These Indians are the `first boys’ (and some girls) who mostly come from the elite class. But how does this resplendent picture sit with the huge mess that is Indian education? “The answer, I am afraid, is that it sits there very comfortably, and what is worse, sits snugly in a very stable way. At every level, Indian education is obsessed with the first boys. In the classroom, in society and in the making of public policy.”

Amartya asserts that the ‘first boy syndrome’ is big in India. But when it takes over an educational system, “there are reasons to be seriously alarmed.” The focus is narrow and public policy concentrates “on looking after those blessed with opportunity and success.” Meanwhile, the last boys and particularly the last girls can’t even read. Amartya’s argument is that India loses so much through its extraordinary concentration on first boys.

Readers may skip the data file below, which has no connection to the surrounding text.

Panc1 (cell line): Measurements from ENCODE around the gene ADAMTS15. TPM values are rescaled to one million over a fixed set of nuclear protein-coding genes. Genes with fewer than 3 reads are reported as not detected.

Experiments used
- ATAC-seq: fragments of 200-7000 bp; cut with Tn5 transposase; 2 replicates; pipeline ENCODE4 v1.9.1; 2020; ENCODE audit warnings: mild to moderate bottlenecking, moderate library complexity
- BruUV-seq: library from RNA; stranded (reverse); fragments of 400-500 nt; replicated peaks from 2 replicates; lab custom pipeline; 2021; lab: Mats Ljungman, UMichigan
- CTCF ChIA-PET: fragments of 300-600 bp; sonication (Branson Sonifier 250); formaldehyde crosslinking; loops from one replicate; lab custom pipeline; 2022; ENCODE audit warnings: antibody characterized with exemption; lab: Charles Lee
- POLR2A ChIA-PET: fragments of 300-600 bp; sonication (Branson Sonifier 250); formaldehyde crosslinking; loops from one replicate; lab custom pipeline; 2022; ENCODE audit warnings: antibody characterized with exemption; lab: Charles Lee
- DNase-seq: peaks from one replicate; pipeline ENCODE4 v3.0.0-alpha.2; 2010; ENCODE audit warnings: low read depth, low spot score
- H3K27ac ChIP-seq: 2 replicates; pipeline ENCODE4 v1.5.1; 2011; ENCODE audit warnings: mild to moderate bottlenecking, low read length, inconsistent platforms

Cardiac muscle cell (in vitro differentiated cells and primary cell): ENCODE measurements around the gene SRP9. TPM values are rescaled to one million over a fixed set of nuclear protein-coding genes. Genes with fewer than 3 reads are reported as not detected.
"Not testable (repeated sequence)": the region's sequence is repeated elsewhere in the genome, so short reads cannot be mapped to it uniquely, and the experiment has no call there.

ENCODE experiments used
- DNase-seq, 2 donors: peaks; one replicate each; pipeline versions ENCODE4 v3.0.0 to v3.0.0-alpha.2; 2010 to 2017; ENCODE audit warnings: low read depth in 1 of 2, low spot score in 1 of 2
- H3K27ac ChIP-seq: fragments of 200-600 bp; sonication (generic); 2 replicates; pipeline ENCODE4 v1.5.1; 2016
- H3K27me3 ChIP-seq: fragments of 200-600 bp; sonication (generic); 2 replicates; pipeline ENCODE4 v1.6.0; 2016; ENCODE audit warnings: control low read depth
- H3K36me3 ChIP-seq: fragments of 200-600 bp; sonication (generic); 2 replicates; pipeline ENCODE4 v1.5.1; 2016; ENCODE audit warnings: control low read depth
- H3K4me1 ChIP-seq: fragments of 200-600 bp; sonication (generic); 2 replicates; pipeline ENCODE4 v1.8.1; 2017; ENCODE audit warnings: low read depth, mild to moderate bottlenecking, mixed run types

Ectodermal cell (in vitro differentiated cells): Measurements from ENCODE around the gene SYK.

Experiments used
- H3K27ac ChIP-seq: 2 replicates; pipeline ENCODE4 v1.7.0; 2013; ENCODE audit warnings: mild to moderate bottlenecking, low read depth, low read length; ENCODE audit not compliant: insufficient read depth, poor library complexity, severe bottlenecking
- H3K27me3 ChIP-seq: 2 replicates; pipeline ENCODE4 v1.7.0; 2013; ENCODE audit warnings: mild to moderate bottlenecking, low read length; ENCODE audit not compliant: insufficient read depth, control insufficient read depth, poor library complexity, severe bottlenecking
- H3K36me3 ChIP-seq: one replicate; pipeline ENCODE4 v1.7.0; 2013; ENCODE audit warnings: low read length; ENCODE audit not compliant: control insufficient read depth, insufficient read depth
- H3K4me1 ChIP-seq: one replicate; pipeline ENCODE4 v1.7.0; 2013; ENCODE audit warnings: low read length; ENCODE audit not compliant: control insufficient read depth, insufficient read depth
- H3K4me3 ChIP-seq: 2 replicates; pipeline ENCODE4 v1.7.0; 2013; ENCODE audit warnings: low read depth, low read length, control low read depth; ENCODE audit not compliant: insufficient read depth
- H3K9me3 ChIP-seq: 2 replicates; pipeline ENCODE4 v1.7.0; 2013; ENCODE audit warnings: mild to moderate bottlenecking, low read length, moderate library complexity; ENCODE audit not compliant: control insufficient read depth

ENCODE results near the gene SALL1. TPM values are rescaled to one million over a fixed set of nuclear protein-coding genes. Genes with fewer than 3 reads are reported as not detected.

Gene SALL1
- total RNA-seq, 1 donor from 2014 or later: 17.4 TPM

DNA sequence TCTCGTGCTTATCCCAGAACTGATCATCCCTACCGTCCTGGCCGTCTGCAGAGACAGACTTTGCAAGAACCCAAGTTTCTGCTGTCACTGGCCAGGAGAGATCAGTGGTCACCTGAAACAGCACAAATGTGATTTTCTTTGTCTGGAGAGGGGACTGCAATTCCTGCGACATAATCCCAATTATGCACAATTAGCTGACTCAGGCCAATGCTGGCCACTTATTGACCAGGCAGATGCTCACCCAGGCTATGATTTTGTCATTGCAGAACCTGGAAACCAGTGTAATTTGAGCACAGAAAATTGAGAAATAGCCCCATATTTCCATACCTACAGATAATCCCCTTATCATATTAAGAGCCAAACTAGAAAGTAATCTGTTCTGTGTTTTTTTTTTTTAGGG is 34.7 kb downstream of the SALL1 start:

We know that basic education is a fundamental human right. Amartya has elucidated the various deprivations that the violation of this right generates. He shows how the neglect of basic education of a large section of the Indian population causes many economic, social, and political adversities.

Identity is one subject that Amartya has delved deeply in. His essay on this theme — ‘The Smallness Thrust Upon Us’ — has drawn on his address at the College de France in Paris in 2001. Hence, it preceded the publication of Amartya’s seminal book, Identity and Violence: the Illusion of Destiny.

I will restrict myself to citing two quotations that Amartya has used in this essay. He begins with Peter Sellers, who said in an interview: “There used to be a me, but I had it surgically removed.” The other is by Ogden Nash: “Any kiddie in school can love like a fool. But hating, my boy, is an art.”